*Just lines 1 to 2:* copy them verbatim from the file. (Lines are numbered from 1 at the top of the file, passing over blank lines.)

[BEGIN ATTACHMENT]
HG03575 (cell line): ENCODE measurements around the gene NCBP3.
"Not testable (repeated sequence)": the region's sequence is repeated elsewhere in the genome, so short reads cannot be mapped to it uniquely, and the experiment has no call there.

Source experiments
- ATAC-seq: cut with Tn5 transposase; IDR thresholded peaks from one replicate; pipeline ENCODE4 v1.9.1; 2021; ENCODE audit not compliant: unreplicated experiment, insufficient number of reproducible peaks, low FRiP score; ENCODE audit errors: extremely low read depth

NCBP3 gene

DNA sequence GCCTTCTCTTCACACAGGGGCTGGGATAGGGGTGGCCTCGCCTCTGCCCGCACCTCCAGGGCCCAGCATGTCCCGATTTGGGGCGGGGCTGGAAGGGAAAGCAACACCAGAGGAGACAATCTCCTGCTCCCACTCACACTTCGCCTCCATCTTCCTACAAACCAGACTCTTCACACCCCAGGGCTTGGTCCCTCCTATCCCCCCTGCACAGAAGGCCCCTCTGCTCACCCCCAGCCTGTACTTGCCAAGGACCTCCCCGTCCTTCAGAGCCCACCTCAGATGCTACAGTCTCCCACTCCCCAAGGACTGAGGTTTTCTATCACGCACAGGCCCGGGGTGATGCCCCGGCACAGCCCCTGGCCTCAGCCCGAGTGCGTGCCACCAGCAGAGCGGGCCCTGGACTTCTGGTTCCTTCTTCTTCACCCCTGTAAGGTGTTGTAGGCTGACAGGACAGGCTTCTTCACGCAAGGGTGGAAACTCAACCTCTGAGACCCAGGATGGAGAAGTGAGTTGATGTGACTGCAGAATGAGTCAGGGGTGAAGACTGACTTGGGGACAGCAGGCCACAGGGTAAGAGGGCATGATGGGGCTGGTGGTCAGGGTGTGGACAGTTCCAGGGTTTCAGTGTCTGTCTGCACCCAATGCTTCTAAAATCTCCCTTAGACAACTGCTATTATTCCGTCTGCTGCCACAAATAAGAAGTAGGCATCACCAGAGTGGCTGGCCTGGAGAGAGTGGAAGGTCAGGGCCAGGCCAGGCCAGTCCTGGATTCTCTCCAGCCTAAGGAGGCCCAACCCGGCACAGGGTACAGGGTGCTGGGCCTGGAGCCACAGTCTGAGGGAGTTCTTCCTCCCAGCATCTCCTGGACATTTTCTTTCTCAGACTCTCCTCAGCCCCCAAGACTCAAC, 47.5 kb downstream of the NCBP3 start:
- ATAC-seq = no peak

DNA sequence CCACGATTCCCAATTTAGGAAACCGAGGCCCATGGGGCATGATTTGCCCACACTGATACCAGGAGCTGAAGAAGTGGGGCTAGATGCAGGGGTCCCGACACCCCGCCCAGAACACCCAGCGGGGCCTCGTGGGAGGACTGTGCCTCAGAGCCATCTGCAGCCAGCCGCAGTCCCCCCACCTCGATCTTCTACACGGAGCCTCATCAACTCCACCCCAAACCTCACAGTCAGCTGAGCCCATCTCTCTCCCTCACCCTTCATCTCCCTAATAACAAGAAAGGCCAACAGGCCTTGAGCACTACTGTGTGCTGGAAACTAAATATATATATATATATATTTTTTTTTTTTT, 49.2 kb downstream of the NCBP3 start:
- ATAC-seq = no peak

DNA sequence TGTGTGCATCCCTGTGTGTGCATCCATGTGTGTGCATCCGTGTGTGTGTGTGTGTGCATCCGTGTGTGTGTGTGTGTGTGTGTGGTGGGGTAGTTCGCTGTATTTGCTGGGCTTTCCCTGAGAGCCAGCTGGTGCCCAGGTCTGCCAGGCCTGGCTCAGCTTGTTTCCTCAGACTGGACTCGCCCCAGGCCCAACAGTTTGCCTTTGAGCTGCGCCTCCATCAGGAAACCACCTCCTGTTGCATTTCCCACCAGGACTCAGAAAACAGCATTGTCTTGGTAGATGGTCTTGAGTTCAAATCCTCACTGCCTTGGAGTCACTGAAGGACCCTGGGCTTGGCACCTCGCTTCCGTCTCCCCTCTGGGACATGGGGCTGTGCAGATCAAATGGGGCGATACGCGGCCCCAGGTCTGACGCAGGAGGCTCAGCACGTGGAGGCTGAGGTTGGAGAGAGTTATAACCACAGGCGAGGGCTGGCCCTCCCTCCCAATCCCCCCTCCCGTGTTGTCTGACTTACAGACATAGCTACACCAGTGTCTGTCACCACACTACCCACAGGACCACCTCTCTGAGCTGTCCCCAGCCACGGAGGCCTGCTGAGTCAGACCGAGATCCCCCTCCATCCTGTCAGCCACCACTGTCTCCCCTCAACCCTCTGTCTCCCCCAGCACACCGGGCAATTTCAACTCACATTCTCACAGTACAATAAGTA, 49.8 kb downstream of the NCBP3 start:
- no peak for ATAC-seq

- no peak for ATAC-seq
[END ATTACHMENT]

HG03575 (cell line): ENCODE measurements around the gene NCBP3.
"Not testable (repeated sequence)": the region's sequence is repeated elsewhere in the genome, so short reads cannot be mapped to it uniquely, and the experiment has no call there.